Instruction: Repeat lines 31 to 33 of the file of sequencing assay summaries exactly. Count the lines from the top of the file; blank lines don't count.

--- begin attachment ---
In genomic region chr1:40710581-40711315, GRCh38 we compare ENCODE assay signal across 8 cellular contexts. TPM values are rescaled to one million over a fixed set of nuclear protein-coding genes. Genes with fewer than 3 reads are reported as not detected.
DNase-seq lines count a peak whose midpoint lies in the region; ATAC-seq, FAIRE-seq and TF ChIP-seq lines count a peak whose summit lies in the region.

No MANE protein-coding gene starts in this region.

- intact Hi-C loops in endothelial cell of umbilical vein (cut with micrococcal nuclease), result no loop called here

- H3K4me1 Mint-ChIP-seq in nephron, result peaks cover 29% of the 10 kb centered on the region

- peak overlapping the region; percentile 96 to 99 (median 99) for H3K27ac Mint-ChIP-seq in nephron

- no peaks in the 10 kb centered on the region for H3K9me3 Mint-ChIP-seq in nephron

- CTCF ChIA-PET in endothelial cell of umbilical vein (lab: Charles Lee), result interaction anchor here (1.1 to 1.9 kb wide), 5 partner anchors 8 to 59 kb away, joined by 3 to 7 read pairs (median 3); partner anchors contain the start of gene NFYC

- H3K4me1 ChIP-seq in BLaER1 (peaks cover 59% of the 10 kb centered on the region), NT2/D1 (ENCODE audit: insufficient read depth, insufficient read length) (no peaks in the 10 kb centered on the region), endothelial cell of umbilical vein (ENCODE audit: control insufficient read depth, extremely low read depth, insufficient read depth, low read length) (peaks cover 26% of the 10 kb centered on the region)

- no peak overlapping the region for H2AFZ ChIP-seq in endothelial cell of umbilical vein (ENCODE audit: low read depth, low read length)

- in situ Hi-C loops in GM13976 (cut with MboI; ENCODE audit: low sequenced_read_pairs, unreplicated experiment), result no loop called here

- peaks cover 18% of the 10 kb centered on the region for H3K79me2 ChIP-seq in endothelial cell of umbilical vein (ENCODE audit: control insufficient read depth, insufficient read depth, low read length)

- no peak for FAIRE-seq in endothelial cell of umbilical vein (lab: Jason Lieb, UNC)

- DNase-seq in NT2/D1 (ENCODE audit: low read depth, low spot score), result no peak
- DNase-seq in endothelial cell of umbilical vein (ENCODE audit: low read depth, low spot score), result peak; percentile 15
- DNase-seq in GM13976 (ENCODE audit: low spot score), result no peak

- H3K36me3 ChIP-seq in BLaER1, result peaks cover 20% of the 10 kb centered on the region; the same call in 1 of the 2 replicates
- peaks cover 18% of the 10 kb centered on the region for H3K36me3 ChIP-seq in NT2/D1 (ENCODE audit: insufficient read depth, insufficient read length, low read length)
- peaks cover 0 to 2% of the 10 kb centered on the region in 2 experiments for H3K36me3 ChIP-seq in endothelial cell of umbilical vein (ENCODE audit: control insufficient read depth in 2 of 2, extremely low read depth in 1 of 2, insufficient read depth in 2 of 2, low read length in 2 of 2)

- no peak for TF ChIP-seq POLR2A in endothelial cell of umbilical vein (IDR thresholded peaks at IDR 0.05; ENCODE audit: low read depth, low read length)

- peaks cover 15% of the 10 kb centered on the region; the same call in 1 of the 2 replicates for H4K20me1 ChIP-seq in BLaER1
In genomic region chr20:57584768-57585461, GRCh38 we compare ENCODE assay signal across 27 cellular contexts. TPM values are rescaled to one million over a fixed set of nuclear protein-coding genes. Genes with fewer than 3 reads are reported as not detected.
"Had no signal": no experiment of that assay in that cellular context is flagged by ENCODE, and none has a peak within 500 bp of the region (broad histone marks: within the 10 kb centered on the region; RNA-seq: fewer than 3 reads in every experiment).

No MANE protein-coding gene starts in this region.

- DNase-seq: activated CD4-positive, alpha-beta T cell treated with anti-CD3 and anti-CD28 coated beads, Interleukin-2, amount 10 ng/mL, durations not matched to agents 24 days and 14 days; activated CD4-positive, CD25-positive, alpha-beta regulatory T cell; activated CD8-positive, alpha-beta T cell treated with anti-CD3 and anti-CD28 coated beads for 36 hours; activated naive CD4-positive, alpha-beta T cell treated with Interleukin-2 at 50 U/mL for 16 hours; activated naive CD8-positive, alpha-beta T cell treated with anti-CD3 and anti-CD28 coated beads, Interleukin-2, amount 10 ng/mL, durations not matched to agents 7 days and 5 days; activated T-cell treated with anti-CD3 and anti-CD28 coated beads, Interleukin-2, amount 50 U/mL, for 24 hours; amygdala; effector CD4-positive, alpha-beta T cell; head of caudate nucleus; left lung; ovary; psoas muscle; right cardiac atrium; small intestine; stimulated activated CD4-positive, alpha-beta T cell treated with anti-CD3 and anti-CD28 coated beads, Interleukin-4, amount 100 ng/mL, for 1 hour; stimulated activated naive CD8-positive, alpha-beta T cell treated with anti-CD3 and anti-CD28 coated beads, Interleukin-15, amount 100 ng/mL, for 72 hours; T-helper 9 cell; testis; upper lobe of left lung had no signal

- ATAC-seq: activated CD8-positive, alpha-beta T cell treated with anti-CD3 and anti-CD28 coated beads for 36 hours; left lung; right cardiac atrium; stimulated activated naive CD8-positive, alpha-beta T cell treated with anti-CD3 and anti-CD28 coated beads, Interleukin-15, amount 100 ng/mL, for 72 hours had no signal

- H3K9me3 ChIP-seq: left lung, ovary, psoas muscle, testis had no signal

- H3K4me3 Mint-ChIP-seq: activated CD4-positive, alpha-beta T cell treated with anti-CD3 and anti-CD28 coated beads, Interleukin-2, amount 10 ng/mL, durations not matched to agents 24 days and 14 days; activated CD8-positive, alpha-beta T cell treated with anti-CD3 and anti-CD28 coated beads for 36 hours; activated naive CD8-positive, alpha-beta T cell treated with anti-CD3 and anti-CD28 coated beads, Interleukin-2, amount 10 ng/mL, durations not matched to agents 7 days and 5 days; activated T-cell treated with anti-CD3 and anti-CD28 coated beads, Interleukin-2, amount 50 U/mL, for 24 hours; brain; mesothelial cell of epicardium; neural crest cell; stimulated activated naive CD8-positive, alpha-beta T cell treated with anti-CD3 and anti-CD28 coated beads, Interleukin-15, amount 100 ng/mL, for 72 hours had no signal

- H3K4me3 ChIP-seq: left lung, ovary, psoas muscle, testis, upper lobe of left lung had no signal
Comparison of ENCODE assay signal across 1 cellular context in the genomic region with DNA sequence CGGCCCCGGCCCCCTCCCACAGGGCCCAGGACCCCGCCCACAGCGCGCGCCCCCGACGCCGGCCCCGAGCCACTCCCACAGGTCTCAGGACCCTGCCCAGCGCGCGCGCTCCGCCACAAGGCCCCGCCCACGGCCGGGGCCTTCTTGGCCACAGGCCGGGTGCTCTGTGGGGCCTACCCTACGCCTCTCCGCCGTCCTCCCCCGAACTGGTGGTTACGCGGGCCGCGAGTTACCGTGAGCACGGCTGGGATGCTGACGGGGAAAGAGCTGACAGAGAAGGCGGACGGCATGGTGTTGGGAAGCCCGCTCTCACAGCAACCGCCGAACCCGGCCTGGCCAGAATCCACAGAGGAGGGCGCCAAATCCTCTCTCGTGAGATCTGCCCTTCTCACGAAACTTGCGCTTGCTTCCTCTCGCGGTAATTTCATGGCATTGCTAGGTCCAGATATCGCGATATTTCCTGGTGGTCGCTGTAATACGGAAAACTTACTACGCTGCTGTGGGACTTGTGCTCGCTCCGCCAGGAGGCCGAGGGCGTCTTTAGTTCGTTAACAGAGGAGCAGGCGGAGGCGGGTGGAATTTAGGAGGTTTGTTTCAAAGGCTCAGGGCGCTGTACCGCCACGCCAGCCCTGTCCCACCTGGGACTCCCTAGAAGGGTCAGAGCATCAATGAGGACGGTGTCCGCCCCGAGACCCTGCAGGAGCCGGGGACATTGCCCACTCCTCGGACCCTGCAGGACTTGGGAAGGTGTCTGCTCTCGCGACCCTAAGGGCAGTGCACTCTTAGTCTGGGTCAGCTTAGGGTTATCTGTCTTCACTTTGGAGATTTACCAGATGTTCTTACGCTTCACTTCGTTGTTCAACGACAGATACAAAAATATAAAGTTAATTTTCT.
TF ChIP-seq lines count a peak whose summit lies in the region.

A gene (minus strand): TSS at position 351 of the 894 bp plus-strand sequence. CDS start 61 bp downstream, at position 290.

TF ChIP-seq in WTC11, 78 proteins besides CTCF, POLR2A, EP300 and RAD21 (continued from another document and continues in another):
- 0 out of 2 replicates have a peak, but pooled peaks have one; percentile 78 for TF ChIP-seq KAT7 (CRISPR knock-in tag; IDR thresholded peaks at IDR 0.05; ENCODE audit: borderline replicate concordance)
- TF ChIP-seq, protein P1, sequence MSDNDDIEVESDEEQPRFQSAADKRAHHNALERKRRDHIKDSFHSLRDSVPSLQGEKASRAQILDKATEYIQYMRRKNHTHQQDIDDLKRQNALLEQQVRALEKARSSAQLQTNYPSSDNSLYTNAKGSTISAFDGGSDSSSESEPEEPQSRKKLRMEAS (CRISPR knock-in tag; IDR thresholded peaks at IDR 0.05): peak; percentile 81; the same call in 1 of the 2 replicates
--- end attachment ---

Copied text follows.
TF ChIP-seq lines count a peak whose summit lies in the region.

A gene (minus strand): TSS at position 351 of the 894 bp plus-strand sequence. CDS start 61 bp downstream, at position 290.

TF ChIP-seq in WTC11, 78 proteins besides CTCF, POLR2A, EP300 and RAD21 (continued from another document and continues in another):